When I emailed my aunt and uncle to let them know that I was once again back in Londontown, my aunt cheekily asked whether I had returned to the ‘spacious’ flat where I had stayed for several months last year. They had visited the flat once — and brought along some incredibly delicious alphonso mangoes, which M and I politely enjoyed while we all had tea together, and which we both simply devoured when left to our own devices — and, like me, marveled at the efficiency of the one room abode. Theirs is a modest home in the outskirts of the city, ample for a couple with one child and the occasional guest, whose centerpiece is really the garden that is carefully and thoughtfully attended to by my aunt with the incredibly green thumb (and garden gloves to match!).
As it turns out, given the odd amount of time we’re staying this time (3 weeks) and the time of year (Wimbledon), and the fact that the original ‘spacious’ flat was already occupied, this UK visit is split between two main London locations, with a bit of conference travel thrown in for good measure. In my reply to my aunt’s question then I said the following of our two-flat stay:
“this first one is even more ‘spacious’ than the last…”
Let it never be said that the Brits do not know how to economize space. New Yorkers, and NY tv programs, love to highlight what someone can do with a few hundred square feet of space. But what would they say of the equivalent of a small hotel room equipped with kitchenette? Because that is where we find ourselves. Truth be told, however, it’s really perfect on all the measures that matter: location, amenities (including electric kettle & wifi), and cleanliness.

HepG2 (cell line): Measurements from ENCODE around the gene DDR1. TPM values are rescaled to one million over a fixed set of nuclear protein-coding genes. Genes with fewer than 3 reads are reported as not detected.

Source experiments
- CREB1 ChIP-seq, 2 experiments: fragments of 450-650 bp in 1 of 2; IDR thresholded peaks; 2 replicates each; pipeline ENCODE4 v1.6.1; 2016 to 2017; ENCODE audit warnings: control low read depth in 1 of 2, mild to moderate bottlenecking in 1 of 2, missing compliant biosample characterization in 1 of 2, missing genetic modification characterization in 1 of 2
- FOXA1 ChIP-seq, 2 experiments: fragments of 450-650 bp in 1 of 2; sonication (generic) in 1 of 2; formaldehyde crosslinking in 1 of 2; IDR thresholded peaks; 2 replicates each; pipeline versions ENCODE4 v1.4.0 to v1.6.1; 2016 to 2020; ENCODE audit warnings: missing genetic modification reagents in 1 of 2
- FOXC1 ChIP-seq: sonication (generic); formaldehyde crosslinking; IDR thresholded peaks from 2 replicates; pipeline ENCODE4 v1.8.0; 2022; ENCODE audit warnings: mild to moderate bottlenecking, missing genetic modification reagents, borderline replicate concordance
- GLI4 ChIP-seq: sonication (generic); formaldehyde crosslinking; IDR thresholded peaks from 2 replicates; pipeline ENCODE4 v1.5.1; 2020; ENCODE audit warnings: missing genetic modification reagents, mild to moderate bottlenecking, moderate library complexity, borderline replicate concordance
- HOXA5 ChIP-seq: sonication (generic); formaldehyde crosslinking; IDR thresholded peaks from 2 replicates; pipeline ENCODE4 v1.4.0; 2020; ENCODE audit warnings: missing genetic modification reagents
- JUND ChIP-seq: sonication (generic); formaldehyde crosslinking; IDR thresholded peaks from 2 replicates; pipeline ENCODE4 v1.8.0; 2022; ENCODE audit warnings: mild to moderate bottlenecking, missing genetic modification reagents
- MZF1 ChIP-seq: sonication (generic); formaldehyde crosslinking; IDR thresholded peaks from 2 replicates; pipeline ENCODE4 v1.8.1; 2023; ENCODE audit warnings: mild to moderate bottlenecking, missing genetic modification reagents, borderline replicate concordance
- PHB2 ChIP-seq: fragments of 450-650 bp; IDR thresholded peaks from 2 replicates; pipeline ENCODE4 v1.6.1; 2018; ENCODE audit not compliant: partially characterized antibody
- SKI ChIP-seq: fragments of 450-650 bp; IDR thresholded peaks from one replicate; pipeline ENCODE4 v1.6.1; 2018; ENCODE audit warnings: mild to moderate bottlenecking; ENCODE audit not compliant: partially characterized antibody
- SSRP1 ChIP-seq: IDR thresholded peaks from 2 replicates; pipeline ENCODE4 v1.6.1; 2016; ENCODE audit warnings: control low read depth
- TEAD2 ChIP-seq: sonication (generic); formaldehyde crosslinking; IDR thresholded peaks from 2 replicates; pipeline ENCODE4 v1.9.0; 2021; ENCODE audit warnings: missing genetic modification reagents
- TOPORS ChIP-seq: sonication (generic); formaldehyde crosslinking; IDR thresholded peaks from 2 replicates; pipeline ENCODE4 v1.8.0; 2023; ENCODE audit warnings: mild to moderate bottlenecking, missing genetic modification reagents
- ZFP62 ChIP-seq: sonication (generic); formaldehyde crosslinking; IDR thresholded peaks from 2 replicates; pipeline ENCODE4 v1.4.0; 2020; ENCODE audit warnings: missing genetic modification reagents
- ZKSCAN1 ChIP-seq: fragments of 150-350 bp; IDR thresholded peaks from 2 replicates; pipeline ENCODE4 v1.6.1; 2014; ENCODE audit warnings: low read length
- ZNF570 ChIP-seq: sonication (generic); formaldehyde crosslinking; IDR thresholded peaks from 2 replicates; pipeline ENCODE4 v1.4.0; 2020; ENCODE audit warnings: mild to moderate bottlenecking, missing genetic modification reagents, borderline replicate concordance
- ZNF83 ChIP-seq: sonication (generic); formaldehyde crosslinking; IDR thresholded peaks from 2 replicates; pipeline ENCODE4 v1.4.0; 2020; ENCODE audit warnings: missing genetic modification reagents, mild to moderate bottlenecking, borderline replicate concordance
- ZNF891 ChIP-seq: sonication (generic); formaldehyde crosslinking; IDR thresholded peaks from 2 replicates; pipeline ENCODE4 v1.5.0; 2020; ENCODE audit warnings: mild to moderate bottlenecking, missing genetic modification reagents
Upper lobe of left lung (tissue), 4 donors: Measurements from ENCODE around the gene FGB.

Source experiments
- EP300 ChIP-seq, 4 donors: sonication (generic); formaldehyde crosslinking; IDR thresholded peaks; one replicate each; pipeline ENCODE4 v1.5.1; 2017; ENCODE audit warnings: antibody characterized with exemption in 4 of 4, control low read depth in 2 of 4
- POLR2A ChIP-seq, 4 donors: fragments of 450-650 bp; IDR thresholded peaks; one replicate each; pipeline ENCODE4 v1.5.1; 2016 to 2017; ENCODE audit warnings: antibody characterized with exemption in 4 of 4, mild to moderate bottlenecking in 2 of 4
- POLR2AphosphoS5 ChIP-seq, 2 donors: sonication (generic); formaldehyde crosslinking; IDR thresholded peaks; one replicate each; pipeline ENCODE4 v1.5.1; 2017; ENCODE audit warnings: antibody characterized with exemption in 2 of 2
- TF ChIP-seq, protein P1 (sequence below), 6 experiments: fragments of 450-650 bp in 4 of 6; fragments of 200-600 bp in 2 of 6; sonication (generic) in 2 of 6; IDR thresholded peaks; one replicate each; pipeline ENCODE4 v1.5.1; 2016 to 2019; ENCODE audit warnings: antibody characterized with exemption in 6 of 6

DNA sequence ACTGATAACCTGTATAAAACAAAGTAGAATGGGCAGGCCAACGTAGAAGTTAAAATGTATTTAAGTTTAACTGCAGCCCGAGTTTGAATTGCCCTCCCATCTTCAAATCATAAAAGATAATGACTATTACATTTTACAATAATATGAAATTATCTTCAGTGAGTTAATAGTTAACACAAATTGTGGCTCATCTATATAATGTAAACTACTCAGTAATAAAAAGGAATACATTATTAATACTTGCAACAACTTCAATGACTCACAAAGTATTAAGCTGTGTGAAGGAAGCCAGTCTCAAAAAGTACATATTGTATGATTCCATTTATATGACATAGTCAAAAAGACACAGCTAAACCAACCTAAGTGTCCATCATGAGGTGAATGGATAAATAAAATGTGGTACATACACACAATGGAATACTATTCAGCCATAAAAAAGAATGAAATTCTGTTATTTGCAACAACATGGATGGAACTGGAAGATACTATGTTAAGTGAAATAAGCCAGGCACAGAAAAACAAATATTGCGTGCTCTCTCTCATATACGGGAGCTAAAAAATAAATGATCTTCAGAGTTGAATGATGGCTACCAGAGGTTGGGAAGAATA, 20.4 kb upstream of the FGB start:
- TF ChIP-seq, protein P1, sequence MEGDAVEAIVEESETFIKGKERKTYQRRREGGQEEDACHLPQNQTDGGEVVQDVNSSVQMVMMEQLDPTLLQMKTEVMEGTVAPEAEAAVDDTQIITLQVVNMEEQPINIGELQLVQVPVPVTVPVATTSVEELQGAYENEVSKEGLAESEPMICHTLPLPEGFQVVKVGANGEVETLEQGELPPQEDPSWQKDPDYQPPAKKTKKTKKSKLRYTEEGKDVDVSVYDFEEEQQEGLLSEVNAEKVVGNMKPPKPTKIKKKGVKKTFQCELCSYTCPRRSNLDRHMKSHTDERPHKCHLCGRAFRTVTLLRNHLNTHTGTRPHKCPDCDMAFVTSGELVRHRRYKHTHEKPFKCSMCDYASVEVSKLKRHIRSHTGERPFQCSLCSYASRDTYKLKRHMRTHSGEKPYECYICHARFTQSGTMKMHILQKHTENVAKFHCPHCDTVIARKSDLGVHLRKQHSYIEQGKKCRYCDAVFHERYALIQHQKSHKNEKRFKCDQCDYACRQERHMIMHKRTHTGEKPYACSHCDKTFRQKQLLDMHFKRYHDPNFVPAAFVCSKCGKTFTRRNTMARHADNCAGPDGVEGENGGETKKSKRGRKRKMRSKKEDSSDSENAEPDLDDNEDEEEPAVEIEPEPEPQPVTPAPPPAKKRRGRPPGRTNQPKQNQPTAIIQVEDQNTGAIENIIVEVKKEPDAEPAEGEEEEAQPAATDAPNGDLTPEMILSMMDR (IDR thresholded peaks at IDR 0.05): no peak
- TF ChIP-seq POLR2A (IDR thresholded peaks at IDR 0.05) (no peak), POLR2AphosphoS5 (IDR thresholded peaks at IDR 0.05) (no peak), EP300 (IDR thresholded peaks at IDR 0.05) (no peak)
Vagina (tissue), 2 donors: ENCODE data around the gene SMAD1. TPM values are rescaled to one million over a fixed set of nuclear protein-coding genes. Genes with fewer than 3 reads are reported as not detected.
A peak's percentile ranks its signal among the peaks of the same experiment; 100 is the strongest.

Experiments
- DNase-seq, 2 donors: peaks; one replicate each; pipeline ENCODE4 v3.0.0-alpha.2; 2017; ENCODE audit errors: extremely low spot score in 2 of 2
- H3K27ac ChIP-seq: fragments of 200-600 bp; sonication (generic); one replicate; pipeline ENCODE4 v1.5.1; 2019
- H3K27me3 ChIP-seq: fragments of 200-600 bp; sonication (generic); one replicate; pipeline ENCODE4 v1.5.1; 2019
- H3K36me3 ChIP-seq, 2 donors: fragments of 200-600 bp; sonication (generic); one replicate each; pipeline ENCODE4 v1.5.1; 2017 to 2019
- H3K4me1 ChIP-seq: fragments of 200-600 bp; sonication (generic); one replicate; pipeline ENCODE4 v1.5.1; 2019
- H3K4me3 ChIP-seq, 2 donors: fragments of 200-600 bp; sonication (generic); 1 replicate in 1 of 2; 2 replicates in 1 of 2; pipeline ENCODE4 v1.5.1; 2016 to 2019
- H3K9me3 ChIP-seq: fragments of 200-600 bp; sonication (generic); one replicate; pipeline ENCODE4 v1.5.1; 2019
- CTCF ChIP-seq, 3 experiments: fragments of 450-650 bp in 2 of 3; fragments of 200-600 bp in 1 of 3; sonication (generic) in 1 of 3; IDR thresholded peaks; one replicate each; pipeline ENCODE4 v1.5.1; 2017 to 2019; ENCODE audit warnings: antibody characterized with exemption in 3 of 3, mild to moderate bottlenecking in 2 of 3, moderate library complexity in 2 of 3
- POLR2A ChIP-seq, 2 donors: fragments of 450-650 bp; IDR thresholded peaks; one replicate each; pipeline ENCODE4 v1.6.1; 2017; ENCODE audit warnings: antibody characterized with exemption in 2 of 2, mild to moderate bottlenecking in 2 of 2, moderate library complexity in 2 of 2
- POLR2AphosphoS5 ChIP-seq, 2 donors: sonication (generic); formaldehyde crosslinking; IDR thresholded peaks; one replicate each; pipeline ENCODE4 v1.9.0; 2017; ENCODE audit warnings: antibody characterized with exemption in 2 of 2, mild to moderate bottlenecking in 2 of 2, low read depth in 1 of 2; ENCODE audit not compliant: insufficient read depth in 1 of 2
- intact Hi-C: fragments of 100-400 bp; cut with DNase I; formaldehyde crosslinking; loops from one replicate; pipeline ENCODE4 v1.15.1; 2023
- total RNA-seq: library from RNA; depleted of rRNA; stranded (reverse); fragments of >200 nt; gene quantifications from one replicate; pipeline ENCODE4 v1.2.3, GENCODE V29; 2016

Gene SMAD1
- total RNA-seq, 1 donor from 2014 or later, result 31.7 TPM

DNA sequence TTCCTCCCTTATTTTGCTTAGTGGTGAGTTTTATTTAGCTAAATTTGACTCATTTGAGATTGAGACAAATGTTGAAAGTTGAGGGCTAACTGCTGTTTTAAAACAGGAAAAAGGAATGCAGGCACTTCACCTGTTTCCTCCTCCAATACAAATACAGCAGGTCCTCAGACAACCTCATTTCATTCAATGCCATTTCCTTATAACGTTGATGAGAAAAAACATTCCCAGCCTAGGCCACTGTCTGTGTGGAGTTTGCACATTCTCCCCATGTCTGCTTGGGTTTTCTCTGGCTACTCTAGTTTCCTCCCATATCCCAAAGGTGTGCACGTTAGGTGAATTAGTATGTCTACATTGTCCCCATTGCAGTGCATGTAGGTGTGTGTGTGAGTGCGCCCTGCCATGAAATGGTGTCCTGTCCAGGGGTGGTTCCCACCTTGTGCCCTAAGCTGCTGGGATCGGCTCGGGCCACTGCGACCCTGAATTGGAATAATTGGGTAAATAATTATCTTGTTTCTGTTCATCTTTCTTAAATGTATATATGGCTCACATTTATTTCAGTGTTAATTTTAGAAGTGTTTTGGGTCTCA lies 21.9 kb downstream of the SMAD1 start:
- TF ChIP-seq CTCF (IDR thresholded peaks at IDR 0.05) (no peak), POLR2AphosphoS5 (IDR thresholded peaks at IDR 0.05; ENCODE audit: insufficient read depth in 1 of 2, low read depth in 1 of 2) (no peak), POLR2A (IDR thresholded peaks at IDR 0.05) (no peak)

According to the American census, the average square footage of a Northeast US home in 2010 was 2613 sq feet. That number seems unreal to me, having spent all of my adult life in city dwellings that equal a fraction of that space. I first think, “I can barely keep my few hundred square feet in order, what would I do with twice/thrice that much?!” and then I also, almost immediately, appreciate the times when I’ve visited friends’ homes that more truly spacious (no quotes necessary) than all of mine combined, and yet retain a feeling of coziness and while eschewing ostentatiousness.
With more people, pets, and possessions arises the need for more space, but how much do we really need? I ask this with the fullest appreciation for having grown up with an ample yard surrounding our house in which to play, explore, run around, and gather with friends. But what was once idyllic memory can become an instrument of oppression if allowed to become immovable blueprint rather than aesthetic guide.
For now, I will enjoy my latest ‘spacious’ sublet quarters (quotes necessary) which gives me access to a place that continues to feel like home…
Below, a few pics from the first 24 hours, which has already included a nice 5.7 mile walk…. ahhh…..